UK CMA opens up investigation into Atlantic Joint Business Agreement

The UK’s Competition and Markets Authority (CMA) has opened an investigation into the Atlantic Joint Business Agreement (AJBA).

Four airlines are currently signed up to the AJBA: American Airlines, British Airways (part of International Airlines Group, or IAG), Iberia (also part of IAG) and Finnair.

The case is at an early stage and no assumption should be made that the agreement infringes competition law, the CMA stressed.

Following an investigation under European Union competition law in 2010, the European Commission accepted commitments from the parties in relation to six routes that would address potential competition concerns: London-Dallas, London-Boston, London-Miami, London-Chicago, London-New York and Madrid-Miami.

These included a commitment to make landing and take-off slots available to competitors at either London Heathrow Airport or London Gatwick Airport. These commitments were binding for 10 years.

On expiry of the parties’ commitments, due in 2020, the European Commission may re-assess the agreement, but there is no requirement for it to do so, the CMA noted.

As five of the six routes subject to commitments are from the UK, and to prepare for the time when the European Commission may no longer have responsibility for competition in the UK, the CMA said that it had decided to review afresh the competitive impact of the agreement in anticipation of the expiry of the commitments.

The CMA expects its initial investigation – involving information gathering, including issuance of information requests, CMA analysis and the review of information – to take continue until March next year.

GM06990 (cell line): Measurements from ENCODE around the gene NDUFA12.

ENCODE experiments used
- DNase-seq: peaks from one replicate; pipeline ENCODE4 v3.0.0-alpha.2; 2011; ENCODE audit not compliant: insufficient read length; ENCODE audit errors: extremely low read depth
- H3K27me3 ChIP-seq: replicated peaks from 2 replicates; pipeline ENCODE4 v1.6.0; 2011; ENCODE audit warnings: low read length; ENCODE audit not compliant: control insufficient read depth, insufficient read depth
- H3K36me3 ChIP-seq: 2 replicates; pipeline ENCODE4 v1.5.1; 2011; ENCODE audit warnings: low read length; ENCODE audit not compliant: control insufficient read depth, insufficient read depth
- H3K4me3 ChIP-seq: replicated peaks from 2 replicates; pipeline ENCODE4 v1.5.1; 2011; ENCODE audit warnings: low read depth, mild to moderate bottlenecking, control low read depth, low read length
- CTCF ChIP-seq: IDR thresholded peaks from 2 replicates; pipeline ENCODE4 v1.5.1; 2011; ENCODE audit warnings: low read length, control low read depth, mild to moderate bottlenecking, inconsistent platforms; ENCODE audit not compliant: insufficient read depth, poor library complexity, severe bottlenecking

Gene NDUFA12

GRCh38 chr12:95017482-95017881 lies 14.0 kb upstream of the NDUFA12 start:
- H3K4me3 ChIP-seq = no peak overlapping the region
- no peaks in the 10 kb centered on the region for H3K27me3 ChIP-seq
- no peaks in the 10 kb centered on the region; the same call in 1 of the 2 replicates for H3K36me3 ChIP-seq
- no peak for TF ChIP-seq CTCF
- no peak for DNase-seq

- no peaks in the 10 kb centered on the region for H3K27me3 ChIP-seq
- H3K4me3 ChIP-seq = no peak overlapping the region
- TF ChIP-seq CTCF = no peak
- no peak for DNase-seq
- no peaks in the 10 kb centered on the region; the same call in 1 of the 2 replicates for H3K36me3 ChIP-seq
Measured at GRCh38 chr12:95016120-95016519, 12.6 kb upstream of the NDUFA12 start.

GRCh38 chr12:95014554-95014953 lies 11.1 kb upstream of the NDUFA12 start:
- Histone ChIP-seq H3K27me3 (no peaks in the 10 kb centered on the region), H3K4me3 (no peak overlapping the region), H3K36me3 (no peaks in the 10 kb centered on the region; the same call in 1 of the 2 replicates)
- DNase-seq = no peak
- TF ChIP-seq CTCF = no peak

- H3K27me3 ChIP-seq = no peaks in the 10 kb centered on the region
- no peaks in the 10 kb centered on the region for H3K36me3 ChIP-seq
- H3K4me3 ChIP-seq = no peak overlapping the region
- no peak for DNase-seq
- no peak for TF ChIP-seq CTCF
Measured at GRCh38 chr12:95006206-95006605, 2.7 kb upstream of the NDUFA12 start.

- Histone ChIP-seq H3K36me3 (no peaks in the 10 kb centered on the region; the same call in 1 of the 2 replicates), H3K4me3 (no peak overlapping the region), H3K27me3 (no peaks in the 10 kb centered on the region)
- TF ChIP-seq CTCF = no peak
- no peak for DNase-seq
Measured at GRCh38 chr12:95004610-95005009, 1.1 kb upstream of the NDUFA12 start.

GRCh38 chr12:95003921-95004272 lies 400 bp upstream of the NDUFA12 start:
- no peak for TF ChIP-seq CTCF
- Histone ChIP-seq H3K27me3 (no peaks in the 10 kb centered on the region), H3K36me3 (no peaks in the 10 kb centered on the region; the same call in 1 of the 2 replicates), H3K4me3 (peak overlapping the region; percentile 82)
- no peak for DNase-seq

The CMA added that it is liaising with the European Commission and the US Department of Transportation in relation to the investigation.

IAG, parent company of British carrier BA (as well as of Iberia), said in a statement: “International Airlines Group (IAG) notes the UK Competition and Markets Authority’s announcement today and will respond to its review.

“Since 2010, British Airways and Iberia’s transatlantic joint business with American Airlines and Finnair has been bringing significant benefits to millions of travellers. It provides them with improved access to cheaper fares and easier journeys to more destinations.

“During this period the joint business has launched 45 new routes including 14 between the UK and US. Also, the airlines are able to align their flight schedules and frequencies to enhance customers’ travel choices.”

Share this story

Related Topics

Latest airlines news

Virgin Atlantic Cargo increases cargo-only PAX flights by 33%

By Rachelle Harry

This month, following the success of its cargo-only passenger aircraft flights programme in May, Virgin Atlantic Cargo has announced that…

Read More

Share this story

Parcel shippers continue to face transatlantic capacity crunch

By Damian Brett

US package shippers continue to face disruption on the transatlantic trade lane as the US Postal Service (USPS) battles against…

Read More

Share this story

Airfreight rates continue to decline on key trades

By Damian Brett

Airfreight rates out of Shanghai continued on a downward trajectory last week as air cargo capacity on key routes remained…

Read More

Share this story